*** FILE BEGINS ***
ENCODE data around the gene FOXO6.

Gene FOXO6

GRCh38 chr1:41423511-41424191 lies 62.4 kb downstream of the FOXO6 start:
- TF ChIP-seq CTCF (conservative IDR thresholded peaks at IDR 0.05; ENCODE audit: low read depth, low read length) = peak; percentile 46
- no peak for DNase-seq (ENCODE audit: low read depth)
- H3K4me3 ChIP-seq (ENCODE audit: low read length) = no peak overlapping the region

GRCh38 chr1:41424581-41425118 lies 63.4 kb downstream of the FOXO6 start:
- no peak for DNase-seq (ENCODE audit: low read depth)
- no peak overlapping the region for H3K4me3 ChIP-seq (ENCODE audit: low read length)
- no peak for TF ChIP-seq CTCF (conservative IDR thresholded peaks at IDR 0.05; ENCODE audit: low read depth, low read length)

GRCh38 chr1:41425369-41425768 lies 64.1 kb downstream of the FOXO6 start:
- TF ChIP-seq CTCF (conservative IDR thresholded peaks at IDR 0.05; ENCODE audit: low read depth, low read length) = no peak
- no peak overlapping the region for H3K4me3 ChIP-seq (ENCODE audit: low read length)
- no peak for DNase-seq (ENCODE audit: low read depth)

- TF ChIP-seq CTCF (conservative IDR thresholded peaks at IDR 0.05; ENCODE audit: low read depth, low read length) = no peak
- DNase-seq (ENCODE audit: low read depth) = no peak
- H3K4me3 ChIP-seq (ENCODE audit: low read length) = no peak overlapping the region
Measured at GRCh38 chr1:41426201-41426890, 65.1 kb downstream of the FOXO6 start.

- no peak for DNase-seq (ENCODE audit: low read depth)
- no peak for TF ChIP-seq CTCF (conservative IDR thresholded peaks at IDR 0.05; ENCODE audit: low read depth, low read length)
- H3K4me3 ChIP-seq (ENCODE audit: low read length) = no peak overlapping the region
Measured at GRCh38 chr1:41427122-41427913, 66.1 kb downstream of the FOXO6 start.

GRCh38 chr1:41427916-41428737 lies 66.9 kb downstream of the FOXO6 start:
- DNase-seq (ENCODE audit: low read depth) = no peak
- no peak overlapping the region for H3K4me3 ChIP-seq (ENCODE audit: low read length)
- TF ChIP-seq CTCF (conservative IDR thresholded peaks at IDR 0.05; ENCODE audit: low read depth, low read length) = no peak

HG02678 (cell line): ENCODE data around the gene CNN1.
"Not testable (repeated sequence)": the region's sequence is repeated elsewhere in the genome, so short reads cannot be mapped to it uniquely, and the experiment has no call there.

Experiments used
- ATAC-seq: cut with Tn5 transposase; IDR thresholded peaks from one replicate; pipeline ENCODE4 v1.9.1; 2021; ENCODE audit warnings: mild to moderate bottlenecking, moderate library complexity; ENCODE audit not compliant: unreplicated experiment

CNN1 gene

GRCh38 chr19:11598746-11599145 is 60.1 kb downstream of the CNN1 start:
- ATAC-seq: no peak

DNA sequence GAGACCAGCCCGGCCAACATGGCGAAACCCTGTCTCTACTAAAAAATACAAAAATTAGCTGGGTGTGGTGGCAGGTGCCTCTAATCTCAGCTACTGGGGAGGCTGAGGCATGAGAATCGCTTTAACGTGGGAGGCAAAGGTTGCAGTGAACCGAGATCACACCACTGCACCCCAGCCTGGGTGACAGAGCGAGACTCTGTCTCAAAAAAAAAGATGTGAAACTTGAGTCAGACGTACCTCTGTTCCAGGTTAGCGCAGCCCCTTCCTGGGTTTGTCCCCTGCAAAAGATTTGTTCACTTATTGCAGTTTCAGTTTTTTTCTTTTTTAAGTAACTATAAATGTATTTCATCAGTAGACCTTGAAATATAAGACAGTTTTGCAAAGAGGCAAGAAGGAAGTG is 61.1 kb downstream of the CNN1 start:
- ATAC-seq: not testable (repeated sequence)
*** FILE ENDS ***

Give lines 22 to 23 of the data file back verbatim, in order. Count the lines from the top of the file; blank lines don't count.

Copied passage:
Measured at GRCh38 chr1:41427122-41427913, 66.1 kb downstream of the FOXO6 start.

GRCh38 chr1:41427916-41428737 lies 66.9 kb downstream of the FOXO6 start: